The Volkswagen Beetle, which is one of the longest-running nameplates in the history of the German company and of the world, will not be revived as part of the marque’s strategy for a full-electric future.
The information comes from the brand’s boss Thomas Schafer, who spoke with the British publication Autocar after a digital rendering of what seemed to be a modern-day interpretation of the iconic Beetle surfaced online. The red vehicle, pictured below, is a computer-generated concept designed for the appropriately named superhero Ladybug who stars in the upcoming animated children’s film "Miraculous: Ladybug & Cat Noir, The Movie."
Speaking about relying on nostalgia to revive certain models from the company’s past, Schafer said that it “would be a dead end.”
"Obviously we have a lot of names in our history, but there are only, I'd say, a little more than a handful that are really iconic and global. There are the typical ones, the Golf, the Tiguan… Would you do Scirocco or would you do Arteon? Probably not. That is part of our naming philosophy that we are now finalizing."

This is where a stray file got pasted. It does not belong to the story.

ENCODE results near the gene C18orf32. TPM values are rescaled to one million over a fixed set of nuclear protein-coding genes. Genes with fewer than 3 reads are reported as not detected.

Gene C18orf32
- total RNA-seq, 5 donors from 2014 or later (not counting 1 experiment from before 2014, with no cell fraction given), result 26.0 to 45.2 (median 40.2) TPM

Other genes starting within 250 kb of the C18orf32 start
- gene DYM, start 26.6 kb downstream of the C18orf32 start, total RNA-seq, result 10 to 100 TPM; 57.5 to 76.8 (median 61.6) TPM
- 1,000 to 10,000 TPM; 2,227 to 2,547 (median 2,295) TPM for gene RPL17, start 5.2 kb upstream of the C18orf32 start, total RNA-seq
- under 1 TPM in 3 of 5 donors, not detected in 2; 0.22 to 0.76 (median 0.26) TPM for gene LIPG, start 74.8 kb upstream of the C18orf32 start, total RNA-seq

Regarding the Beetle comeback, Schafer says that it has had its day and that it’s time to move on with models that have seen significant success in recent years.
"I wouldn't say with 100% [certainty]. But from where I stand now, I wouldn't consider it,” Shafer commented for Autocar. “It's the same as Scirocco: it had its day, then there was a new model based on a reinterpretation. To do that again? I don't think so. And going forward with balancing all these technologies and the cost that is associated with it, you've got to invest money in the best possible place."
With this being said, VW’s all-new ID. Buzz is a nod to the company’s iconic Type 2 Microbus from the 1950s and 1960s, but according to the company’s CEO, it doesn’t represent a desire to continue down the retro path with similar revivals.
Instead, Volkswagen's all-electric future will likely include the Golf and GTI nameplates, as well as the Tiguan, which is due for an all-new generation. The ID. 7 sedan practically replaces the aging Passat in the electric age, while the upcoming affordable ID. 2 could take the place of the current Polo in the firm’s lineup.
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